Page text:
At the mouth of the Ambracian Gulf in the North-Western Greek mainland
Epic Roman conquests are never far from the surface – it’s here that Antony and Cleopatra were defeated and separated. Today, we’re more likely to go for great yachting and dazzling coastline.
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Since international flights began serving its airport, Préveza has had a facelift, especially its compact old quarter. But despite being a provincial capital it’s no shopper’s mecca, with just a handful of clothing shops (chains and one-offs). Main south-north artery Ethnikís Andístasis, bounding the old quarter on the west, is a likely hunting ground. You’ll probably find something more interesting at the gift shop of the archaeological museum, just north of town towards ancient Nikopolis, with tasteful Roman- and Byzantine-themed reproduction items.
Food & Drink
The Amvrakikós Gulf, lapping Prézeza on the east, is famous for its sardines and shrimps. In the town’s old pedestrianised bazaar, on the lane (Grigoríou tou Pémptou) leading east from the Venetian clock tower towards the gulf, are some tavernas (like Amvrosios) specialising in grilled sardines and bulk wine; better choices can be found by strolling further south into the bazaar, for example Kohyli (Parthenogogíou 9), with a wider-ranging, keenly priced menu, also being open at lunchtime and out of season. With a car, it’s well worth heading north to Lýgia Port where Skaloma (O Gios tou Foti) attracts diners from some distance for the sake of its excellent meze and scaly fish, or east to the islet-village (accessible by a causeway) of Koronísia, where Myrtaria Patentas (shore road) dishes out gulf-sourced seafood.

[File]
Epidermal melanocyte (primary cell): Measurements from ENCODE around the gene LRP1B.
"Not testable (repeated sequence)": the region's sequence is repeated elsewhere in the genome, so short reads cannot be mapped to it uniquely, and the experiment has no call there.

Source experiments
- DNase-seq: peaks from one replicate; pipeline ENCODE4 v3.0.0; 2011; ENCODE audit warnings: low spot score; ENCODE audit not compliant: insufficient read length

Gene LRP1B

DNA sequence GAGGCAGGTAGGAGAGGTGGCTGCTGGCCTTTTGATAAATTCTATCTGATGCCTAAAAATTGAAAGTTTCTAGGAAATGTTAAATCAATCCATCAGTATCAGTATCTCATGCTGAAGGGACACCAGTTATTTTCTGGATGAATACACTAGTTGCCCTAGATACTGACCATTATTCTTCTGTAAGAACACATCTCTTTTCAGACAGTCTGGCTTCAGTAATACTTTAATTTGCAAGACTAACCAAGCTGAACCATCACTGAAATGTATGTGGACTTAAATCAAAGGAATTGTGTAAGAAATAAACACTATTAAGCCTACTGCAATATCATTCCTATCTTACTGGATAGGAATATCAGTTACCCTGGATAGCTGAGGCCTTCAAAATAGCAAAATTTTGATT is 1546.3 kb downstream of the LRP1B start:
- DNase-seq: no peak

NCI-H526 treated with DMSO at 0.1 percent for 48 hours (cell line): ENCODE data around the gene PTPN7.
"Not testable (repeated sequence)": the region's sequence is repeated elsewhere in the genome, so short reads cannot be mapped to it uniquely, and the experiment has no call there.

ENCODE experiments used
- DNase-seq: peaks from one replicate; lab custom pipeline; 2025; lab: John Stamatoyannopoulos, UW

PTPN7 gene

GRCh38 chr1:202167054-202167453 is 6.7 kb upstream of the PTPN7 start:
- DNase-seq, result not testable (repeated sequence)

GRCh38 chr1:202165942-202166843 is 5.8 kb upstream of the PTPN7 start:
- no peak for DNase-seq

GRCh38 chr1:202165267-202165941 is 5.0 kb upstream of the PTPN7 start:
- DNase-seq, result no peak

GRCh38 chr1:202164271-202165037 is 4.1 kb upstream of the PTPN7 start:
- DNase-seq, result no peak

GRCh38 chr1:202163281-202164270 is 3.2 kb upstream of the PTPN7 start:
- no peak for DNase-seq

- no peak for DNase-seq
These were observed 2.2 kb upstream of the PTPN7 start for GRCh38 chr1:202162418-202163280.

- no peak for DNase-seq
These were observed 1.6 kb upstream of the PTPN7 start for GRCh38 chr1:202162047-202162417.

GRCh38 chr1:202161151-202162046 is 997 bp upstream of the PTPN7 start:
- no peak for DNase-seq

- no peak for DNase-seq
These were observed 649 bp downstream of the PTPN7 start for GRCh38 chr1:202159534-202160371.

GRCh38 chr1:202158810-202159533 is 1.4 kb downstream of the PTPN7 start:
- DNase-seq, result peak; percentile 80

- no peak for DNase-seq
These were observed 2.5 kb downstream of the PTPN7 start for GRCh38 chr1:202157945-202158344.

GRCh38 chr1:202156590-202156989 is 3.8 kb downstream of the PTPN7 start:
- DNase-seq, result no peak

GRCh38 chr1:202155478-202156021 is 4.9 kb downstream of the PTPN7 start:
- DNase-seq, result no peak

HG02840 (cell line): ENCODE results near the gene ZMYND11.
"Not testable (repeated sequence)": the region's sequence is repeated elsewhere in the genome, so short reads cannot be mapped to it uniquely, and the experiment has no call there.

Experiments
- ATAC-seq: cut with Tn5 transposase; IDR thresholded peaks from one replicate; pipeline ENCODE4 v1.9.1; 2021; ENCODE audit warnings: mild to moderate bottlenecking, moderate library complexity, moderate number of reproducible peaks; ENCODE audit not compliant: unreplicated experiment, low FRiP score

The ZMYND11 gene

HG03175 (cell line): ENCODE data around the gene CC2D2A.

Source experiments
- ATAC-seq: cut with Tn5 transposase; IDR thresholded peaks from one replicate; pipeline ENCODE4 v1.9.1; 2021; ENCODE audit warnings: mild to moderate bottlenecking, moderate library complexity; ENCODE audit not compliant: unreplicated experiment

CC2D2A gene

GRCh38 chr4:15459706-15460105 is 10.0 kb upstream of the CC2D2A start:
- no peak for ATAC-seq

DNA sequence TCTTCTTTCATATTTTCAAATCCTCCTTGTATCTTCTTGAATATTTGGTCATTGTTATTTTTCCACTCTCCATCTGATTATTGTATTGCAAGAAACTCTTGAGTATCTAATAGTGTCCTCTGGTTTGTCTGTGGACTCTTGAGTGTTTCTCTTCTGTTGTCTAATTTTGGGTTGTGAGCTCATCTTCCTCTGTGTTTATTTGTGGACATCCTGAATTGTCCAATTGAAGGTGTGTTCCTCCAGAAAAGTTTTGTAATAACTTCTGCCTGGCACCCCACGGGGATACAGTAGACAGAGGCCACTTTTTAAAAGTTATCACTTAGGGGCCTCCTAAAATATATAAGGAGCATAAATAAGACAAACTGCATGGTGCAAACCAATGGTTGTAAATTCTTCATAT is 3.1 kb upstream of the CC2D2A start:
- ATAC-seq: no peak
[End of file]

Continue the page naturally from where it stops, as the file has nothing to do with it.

Préveza Jazz Festival
This well-established three-day weekend gig sees mostly foreign bands perform for free on the seafront in front of the courthouse.
International Choral Festival
With a well-respected local music school and choir, this is a natural event for Préveza to stage; concerts by top-notch foreign and domestic choirs, in atmospheric settings like the odeion of ancient Nikopolis, or the seaside Pandokrátor fortress.
Funding permitting, the municipality organises a programme of music, theatre and dance in various local outdoor venues. Past appearances have included Eric Burdon and the Animals, Greek composer Eleni Karaindrou and Goran Bregovic.
Sardines from the adjacent Amvrakikós Gulf are a local speciality; reputedly two tonnes of them are grilled and distributed for free, with wine and to musical accompaniment, in the grounds of hulking Ágios Andréas castle at the waterfront’s north end.
Amissos sees folk dances, music and a fig-eating contest (!) take over the village square of Néa Sampsoúnda, 18km north of Préveza; as the name indicates, it’s a settlement of refugees from the Pontos (Anatolian Black Sea coast), so Pontian customs are duly showcased.
Few visitors stay in Préveza itself, with its several uninspiring hotels – best of these are the Avra (Venizélou 19), with gulf views, and the superior Dioni (Kalou 4), a block inland in the old quarter. Far more, and better, options lie out behind the magnificent beaches to the west, beginning just out of town at Monolíthi and extending north along the Ionian Sea coast to Vráhou. Closest, in the suburb of Kalamítsi, is the studio/apartment format Hotel Kalamitsi, just back from the open sea; further along, 18km from town, the recently renovated Poseidon Beach Hotel (Kastrosykiá) backs one of the better local beaches.